“'A Fury of Generous Indignation': Critical Perspectives on King Leopold II’s Rule in the Congo Free State" by Ryan W. (Spring 2014)
In 1885, King Leopold II of Belgium was awarded control of the vast Congo Free State in the heart of Africa. Tasked with the protection and betterment of the indigenous peoples and commanded to keep the territory open for merchants of all nations, Leopold choked out foreign trade and became sole benefactor of all goods pulled out of the territory. The natives were paid next to nothing, and in many cases nothing at all, instead threatened into serving their Belgian overlords through threats of death or mutilation. Western outcry against the atrocities committed within the Congo grew as more and more reports returned from the country, brought back by missionaries and government officials like Roger Casement. Reform movements sprouted up in many countries, and they approached various political and literary figures to be the public faces of the movement. In Great Britain it was Joseph Conrad and Sir Arthur Conan Doyle, in America it was Mark Twain.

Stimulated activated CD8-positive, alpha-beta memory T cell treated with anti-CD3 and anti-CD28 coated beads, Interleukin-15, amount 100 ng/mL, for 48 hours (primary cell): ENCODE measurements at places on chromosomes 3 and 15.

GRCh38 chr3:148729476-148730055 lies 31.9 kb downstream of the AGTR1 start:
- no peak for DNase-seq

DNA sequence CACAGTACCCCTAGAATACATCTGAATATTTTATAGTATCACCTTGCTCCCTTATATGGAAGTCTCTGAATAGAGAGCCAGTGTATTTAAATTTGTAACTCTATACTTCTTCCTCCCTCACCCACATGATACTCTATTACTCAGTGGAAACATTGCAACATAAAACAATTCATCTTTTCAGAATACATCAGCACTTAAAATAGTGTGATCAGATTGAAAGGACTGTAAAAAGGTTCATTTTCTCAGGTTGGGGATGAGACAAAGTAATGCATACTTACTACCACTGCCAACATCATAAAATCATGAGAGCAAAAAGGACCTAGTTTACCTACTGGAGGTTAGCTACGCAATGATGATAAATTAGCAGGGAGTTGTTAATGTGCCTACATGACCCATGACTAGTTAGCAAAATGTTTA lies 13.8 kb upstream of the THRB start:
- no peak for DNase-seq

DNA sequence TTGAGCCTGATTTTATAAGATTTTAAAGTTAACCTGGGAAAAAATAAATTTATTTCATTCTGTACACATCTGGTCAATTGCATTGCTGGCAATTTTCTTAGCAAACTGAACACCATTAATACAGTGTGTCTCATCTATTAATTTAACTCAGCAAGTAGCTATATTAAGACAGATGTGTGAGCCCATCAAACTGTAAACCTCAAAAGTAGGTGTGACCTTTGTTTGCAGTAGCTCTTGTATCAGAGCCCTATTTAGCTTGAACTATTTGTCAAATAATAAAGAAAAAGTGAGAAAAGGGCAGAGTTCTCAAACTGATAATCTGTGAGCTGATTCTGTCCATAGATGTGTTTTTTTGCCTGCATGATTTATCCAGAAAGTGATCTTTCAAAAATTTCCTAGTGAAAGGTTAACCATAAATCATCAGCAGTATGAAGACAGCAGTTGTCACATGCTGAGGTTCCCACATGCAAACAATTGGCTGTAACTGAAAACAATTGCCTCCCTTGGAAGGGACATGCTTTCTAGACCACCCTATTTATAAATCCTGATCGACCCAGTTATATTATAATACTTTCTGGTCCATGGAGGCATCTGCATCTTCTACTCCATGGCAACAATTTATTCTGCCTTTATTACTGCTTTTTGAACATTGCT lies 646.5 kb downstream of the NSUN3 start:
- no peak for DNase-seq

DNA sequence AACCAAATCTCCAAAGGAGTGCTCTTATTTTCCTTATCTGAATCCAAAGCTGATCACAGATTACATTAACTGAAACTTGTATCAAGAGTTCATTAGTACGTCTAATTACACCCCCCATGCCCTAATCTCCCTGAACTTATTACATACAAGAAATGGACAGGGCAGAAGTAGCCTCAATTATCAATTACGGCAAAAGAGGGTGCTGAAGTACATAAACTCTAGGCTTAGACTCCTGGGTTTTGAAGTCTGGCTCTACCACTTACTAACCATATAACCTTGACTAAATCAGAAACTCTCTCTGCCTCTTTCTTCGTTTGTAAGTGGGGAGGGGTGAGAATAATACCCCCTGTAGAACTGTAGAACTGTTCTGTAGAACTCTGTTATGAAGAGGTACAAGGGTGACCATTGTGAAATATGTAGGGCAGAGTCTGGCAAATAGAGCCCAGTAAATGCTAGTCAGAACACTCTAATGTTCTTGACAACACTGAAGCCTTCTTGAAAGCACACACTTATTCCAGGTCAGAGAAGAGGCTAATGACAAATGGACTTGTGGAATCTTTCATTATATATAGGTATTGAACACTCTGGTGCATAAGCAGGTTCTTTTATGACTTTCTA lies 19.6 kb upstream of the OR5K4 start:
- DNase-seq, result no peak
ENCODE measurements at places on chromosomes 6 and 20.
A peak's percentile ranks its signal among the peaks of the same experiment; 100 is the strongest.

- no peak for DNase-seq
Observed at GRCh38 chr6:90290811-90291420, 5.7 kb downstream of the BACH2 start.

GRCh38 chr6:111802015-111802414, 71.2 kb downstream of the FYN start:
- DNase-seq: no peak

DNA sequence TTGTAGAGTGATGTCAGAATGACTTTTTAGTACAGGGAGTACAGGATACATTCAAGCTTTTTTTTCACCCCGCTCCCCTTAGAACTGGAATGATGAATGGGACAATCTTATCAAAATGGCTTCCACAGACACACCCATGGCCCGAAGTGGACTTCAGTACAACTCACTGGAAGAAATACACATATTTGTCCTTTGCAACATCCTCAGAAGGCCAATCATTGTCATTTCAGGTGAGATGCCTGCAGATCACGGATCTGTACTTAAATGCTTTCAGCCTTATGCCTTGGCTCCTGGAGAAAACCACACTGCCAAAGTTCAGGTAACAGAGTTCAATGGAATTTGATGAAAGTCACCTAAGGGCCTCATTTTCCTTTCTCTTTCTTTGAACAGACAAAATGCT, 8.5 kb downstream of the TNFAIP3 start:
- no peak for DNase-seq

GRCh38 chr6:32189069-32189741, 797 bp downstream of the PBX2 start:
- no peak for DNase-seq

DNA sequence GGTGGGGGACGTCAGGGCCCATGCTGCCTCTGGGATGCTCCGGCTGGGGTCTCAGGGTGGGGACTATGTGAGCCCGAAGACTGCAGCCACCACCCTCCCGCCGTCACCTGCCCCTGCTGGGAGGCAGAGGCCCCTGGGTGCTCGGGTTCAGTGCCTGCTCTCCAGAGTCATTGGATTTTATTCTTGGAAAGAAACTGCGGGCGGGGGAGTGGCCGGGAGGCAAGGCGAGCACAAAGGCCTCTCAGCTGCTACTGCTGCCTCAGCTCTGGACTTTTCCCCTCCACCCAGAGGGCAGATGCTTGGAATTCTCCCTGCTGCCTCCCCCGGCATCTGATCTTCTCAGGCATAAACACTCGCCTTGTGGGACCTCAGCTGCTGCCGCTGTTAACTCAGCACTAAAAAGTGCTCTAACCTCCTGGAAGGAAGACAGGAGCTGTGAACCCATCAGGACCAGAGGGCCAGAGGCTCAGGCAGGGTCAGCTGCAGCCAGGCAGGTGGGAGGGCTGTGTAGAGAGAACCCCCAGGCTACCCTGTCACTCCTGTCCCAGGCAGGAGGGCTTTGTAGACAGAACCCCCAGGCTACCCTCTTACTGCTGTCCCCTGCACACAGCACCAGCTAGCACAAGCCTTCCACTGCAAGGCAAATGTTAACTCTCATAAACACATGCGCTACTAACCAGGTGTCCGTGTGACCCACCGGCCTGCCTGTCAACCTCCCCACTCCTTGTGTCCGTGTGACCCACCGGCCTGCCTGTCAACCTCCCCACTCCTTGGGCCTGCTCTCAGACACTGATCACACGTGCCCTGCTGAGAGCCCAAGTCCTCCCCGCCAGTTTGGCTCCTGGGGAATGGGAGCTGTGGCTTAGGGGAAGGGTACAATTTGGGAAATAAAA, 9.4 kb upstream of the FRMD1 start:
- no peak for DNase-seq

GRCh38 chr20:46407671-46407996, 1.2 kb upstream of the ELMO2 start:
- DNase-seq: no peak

King Leopold II’s rule in the Congo was kicked off in 1885 when the Berlin Act granted him the territory to rule directly, without interference by Belgium’s Parliament. He slowly choked off trade by foreigners in the region and began funneling the profits from the lucrative ivory and rubber trades into his own pockets. In order to motivate the highly-underpaid natives to work, agents of Leopold’s government exacted all kinds of horrors in order to motivate their workers. Reports began to leak out of the country of mass killings, mutilations, and other atrocities, and in the face of these allegations the British government sent Consul Roger Casement, who had previously worked in the country, on a fact-finding mission (ed. Murfin, p. 113). Casement’s report, published in 1904, remarked how much the country had changed since he last worked there, and gave a detailed account of the various atrocities he saw there. Of particular note were the Africans who’d had hands chopped off, because a number of pictures were circulated as examples of this vile act (p. 116 – 117). Some lost hands because they failed to bring enough rubber to the Europeans (ed. Murfin, p. 116), while others lost hands because soldiers need to bring back the hand of a dead African for every shot they fired, and they’d make up the discrepancies by taking the hands of innocent bystanders (ed. Murfin, p. 114).